•Make meals a family time. Talk with your family at mealtime with the TV off.
• Avoid foods that may cause choking (whole hot dogs, nuts, chunks of meat, cheese, peanut butter, whole grapes, hard or sticky candy, popcorn, or raw vegetables).
• Juice is not recommended. If you do give your child juice, limit it to no more than 4 to 6 ounces in a day, served in a cup, not a bottle. Make sure the label says “100% whole fruit juice.” Do not give your child soda or other sweet drinks.
• Offer your child a variety of fruits and vegetables daily.
• Serve nutritious foods. Even if your child doesn’t seem to like them at first, keep trying!
• Do not bribe your child using food as the reward.
• Help your child brush his or her teeth every day using a “pea-size” amount of toothpaste (with fluoride).
• Limit screen time (TV, computers, and video games) to 1 – 2 hours a day. Check TV programs to be sure there is no violence or sex.
• Don’t smoke! Smoking around your child increases the child’s risk for ear infections, asthma, colds, and pneumonia. Talk with your doctor or contact your local Health Education Department if you would like to quit smoking
• Use the car seat for every ride. Continue to use a forward-facing car seat with a harness for every ride. Make sure the seat is properly installed in the back seat. Keep your child in a forward-facing car seat until they reach the highest height or weight limit allowed by the seat’s manufacturer.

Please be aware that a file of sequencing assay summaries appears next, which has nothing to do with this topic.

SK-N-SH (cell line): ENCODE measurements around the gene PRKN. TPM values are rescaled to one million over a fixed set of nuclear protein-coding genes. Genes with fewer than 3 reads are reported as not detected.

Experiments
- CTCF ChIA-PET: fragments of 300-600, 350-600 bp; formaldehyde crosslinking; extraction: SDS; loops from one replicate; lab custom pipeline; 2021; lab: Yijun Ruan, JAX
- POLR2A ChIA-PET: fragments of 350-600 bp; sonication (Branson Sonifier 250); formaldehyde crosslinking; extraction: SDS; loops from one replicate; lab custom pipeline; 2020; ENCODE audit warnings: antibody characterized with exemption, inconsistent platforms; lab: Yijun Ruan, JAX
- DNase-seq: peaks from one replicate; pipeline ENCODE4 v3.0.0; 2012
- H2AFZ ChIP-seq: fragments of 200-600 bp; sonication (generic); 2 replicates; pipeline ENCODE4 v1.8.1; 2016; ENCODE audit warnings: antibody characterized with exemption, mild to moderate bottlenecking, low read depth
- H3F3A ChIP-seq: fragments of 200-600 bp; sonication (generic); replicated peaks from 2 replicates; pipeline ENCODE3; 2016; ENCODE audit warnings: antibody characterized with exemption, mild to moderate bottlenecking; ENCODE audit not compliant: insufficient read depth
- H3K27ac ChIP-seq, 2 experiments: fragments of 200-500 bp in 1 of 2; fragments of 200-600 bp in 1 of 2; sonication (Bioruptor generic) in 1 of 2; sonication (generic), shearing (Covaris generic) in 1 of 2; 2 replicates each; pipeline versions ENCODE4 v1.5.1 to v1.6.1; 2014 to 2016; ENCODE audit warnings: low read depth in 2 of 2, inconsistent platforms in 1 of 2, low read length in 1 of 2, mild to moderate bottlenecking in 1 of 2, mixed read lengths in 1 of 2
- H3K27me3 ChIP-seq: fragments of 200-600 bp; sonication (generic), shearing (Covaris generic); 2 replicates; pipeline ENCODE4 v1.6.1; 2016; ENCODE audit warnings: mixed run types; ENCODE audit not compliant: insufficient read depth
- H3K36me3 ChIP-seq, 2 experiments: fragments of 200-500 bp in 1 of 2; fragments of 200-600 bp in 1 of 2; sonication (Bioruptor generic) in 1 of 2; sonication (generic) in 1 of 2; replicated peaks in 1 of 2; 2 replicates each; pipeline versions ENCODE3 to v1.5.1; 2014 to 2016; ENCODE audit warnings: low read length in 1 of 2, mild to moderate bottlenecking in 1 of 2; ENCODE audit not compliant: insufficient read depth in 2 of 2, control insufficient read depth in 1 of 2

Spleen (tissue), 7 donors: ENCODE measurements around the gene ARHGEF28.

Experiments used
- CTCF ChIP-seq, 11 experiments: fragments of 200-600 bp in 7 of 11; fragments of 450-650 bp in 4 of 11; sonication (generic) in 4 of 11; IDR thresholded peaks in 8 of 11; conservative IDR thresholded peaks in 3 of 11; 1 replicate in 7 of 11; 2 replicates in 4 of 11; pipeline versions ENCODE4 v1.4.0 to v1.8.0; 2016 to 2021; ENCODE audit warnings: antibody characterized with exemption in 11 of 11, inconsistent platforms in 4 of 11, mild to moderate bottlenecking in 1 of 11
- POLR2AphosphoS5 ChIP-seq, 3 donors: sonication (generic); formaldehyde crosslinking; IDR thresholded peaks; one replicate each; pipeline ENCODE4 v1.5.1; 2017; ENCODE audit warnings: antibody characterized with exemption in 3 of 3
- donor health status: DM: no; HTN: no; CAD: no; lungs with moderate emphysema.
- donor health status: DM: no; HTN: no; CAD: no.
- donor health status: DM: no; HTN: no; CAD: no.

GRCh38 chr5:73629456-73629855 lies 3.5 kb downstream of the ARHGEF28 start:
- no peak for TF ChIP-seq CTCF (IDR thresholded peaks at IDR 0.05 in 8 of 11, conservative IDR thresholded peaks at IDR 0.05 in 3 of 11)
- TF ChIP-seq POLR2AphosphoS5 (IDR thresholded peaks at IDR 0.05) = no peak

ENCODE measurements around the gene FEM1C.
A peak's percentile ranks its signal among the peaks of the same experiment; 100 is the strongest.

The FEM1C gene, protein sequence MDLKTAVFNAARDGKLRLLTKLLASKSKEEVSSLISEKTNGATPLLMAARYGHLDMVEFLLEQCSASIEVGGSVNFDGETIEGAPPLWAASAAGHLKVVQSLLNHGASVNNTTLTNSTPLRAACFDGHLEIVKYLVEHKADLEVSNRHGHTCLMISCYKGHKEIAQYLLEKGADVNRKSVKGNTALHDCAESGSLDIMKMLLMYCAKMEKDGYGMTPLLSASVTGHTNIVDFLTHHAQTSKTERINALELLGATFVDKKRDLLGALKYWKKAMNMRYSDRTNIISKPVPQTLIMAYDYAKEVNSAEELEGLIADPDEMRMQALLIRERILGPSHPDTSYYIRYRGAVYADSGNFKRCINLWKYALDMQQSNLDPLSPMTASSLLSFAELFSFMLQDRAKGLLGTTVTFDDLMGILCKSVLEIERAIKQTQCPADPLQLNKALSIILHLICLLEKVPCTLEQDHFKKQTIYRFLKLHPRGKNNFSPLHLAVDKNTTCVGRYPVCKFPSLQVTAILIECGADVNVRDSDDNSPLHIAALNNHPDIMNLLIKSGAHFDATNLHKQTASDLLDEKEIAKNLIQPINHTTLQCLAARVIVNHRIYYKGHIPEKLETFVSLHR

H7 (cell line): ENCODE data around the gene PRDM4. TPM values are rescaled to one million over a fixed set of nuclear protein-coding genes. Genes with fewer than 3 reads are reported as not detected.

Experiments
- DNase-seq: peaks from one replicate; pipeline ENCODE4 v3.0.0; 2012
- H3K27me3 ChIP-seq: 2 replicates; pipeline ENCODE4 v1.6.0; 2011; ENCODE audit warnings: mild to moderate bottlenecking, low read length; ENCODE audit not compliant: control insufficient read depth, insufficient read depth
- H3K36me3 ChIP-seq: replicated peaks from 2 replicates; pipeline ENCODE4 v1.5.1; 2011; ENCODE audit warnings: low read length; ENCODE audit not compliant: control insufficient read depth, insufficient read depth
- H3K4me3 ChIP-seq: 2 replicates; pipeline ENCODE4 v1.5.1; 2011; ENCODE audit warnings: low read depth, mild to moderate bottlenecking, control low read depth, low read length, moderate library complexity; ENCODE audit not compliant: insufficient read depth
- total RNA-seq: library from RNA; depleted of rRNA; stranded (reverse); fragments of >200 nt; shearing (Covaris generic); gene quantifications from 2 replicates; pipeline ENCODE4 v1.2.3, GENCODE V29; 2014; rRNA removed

• Prevent poisoning. Keep cleaning products and medicines out of your child’s reach in locked cabinets. Make a note of the Poison Control Center number: 1-800-876-4766.
• Prevent falls. Put locks or guards on all windows that are above the first floor.
• Prevent drowning. Keep a close watch on your child at all times when he or she is near any kind of water.
• Reduce the risk of lead poisoning. Tell your doctor if your child spends a lot of time in a house built before 1978 that has chipped or peeling paint or that has been recently renovated.
• Pet safety. Never leave your child unattended with any animal, even family pets. Always closely supervise play with pets. At this age kids are naturally curious and get excited easily. Teach your child to pet gently and wash hands (yours and your child’s) after playing or cleaning up after pets. Parenting
• Read stories to your child every day. One way children learn to read is by hearing the same story over and over.
• Play games, talk, and sing to your child every day. Show affection.
• Assign simple chores.